1. A. The Agreement is contingent on Seller entering a contract to acquire replacement property. Seller shall, within 17 (or ___) Days After Acceptance, remove this contingency or cancel the Agreement. If Seller does not remove this contingency in writing within that time, Buyer, after first giving Seller a Notice to Seller to Perform (C.A.R. Form NSP), may cancel the Agreement in writing.

OR B. CONCURRENT CLOSE:

This Agreement is contingent upon Seller closing escrow on replacement property. 2. A. Time periods in the Agreement for inspections, contingencies, covenants and other obligations shall begin: as specified in the Agreement; the Day After Seller delivers to Buyer a written notice removing this contingency; or Other ___________ ________________________________________________.

  1. Buyer and Seller agree that Seller may extend the Close Of Escrow date for the sale of Seller’s property for a maximum of ___ additional Days or until __________________ (date) , by providing Buyer written notice at the time Seller removes the contingency specified in 1A, if applicable. 3. Even after the expiration of the time specified in paragraph 1, Seller retains, until Buyer cancels pursuant to paragraph 2, the right to remove in writing this contingency or cancel the Agreement. Once Buyer receives Seller’s written removal of this contingency, Buyer may not cancel pursuant to paragraph 2.

The COP, Contingency for Sale Or Purchase Of Another Property Form

When you as the seller are now the buyer of your replacement home, your agent will fill out and send along with the offer, a form called the COP or the Contingency for Sale or Purchase Of Other Property.

Basically this piece of paper is letting the seller of the home you are buying know that this purchase hinges on the sale of your home. You are now in the same shoes as the buyer of your home is in. They are depending upon the concurrent close of escrows to pull off this sale and purchase of multiple homes. The COP will show the seller of the home you want to purchase what is happening with your home. It tells the seller that your home is listed on the MLS, whether or not the property is in escrow yet or not, and if the property is not in escrow at the time you make the offer, it states the amount of time you need as the buyer to open escrow with your home of choice. I have a copy of the form in my blog, so look for it and see what it has to say.

Now, let me confuse this scenario even more. Let’s say that the seller for example, found a home of choice where the seller of that home also countered back with a SPRP? What if they too need to find a home of choice? Think about that. Let’s say that you as the seller have used up most of your 17 days to find that home of choice, only to find that those sellers of the property you want to purchase,  also will need 17 days to find their home of choice. That may be fine with you Mr. Seller, but what about the original buyers? Now those buyers are being asked to give the seller’s seller, 17 more days!  17 days and another 17 days…that’s over a month and lots of things can happen in a month. Interest rates could change; another home can come on the market that looks more interesting to that buyer. Life can happen too like job a loss or worse. And on top of that, you are depending on one more domino to fall in order to close escrow on three or more properties. It can get that complicated and more but, it happens. One escrow closes after then next, all traveling along side by side, concurrently to a successful close, one property funding the other funding the other. It really, really does happen. But do you really want it to happen? You may as the seller now the buyer, want to try to avoid having to depend on all of those dominoes, let’s just call them transactions, on all of those transactions to close without any problems. Remember, if one of those transactions falls through, the entire chain can fall apart. So it may be that you as the seller and now the buyer, may want to avoid looking at homes where the seller also needs to buy another home. Just saying.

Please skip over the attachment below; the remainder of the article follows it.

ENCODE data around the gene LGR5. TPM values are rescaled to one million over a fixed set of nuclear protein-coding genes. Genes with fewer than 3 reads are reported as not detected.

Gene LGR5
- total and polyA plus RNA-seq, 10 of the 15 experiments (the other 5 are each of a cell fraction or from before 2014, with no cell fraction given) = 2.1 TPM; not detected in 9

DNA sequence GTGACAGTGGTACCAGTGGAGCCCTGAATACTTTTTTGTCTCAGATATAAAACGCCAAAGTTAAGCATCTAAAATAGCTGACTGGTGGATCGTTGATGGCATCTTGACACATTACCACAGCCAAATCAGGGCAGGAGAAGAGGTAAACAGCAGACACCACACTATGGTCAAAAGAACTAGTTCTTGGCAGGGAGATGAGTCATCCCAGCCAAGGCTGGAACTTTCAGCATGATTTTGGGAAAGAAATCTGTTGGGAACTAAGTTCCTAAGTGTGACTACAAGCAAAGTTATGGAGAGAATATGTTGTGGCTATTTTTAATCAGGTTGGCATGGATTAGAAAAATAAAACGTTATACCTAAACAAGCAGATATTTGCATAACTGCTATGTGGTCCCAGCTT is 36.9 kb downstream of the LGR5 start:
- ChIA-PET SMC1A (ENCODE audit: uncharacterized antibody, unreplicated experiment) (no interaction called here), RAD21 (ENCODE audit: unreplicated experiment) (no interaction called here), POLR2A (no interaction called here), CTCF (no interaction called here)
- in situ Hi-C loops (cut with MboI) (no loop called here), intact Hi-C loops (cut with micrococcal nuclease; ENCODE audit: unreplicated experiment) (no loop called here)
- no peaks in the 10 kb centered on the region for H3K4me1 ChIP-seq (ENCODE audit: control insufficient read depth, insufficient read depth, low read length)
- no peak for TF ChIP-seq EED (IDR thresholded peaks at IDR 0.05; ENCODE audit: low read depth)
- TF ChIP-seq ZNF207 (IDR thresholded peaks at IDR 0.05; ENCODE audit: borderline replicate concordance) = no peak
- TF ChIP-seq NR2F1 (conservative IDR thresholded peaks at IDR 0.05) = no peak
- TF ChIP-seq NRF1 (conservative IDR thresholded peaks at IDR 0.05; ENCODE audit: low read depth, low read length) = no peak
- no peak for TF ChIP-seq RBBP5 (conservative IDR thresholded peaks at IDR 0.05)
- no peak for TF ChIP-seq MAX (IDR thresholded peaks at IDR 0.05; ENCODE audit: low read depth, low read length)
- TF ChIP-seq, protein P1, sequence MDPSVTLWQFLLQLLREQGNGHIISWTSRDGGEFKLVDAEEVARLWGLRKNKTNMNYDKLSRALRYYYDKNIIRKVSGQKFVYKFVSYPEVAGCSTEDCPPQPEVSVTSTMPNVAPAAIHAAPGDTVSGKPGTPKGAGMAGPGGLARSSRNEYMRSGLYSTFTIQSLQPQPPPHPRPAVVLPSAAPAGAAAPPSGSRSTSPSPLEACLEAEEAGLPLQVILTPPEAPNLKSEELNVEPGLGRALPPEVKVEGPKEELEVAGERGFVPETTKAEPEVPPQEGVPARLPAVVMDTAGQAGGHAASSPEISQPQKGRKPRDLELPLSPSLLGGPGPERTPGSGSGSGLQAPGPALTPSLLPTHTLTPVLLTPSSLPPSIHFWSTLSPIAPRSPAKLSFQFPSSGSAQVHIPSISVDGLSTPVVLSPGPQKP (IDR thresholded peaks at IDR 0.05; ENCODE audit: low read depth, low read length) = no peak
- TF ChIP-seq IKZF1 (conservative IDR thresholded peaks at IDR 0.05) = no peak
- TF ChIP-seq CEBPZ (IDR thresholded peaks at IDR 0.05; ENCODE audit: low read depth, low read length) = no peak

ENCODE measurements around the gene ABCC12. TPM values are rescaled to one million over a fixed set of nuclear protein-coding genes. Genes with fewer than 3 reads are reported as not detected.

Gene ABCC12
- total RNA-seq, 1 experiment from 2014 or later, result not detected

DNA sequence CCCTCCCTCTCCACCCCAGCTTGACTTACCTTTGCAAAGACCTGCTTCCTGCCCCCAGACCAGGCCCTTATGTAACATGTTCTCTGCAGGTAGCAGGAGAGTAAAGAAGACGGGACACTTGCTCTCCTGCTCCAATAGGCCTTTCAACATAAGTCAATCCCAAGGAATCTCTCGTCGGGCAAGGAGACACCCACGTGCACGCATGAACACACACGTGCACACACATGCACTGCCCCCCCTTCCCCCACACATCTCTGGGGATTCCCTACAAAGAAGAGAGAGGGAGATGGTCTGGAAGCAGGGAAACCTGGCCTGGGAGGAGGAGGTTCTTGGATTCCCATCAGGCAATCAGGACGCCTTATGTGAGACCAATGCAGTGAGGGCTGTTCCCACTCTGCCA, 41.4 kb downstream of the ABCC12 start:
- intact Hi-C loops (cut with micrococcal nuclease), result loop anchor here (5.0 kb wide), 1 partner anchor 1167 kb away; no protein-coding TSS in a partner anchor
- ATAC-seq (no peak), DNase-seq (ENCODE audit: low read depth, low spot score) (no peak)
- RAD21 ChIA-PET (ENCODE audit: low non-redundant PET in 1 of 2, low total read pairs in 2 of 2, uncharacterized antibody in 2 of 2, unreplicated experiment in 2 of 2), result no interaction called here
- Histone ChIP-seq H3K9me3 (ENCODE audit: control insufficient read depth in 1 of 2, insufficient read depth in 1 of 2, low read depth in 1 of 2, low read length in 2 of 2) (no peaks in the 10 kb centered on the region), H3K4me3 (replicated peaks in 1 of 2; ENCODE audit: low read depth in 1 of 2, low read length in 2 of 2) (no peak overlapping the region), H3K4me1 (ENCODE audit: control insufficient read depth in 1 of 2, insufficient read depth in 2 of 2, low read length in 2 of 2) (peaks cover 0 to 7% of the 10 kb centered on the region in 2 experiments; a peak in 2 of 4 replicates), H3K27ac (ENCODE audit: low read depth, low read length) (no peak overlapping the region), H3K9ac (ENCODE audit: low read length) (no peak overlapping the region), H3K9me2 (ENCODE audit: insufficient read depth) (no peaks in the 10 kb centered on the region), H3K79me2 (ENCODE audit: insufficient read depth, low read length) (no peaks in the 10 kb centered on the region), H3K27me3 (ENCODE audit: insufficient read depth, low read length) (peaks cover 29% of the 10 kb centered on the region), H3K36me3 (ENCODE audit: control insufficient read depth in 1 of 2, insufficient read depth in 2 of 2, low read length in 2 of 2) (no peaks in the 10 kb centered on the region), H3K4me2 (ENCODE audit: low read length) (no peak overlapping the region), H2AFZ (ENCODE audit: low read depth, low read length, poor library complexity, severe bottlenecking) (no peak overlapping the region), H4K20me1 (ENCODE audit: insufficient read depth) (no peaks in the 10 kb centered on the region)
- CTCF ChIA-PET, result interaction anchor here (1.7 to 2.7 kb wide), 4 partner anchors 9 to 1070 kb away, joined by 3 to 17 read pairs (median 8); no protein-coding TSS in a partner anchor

So to wrap things up, there are three ways to sell a house and buy another. If you choose to sell your house and buy another simultaneously, remember that it is done regularly. Just keep in mind that the important terms of the SPRP need to be negotiated to satisfy both buyers and sellers, and that is accomplished with a well written offer, and a clear SPRP as well as a clear counter offer from the buyer in case the buyer is not happy with the boxes checked by the listing agent for the seller on that Sellers Purchase of Replacement Property form.

And when you do make the decision to go forward with listing your home and buying another, make sure you have a skilled agent who can navigate through the transaction and get the job done for you. And remember that if you live in the San Fernando Valley, Simi Valley, Moorpark, Thousand Oaks or Westlake Village or the surrounding areas, call me and my wife Debra to help you sell your home and find you a new home.

Well, that is all for this episode of the Southern California Real Estate Answer Man Show. For more tutorials on buying and selling Real Estate, download my other episodes from the iTunes store. Subscribe to my podcast and if you liked what you heard, please leave a good review at iTunes for me. Make sure you take some time to watch some of my YouTube Videos, search properties on my website or request a market analysis on your home to see what the value of your house actually is. I am a real Real Estate agent, and along with my wife Debra, who is also a top producer at Troop Real Estate, we are looking forward to helping you with all of your Real Estate Needs. With the Kessler Team you get two agents for the price of one, and not only that, but you get experience and compassion, knowledge and understanding from your Realtors. We are here to serve you and can be reached by phone at  818-426-6415 or email us at realestateanswerman @gmail.com. Remember to visit our blog and our website, and thanks for listening. See you in your next home! Goodbye everyone!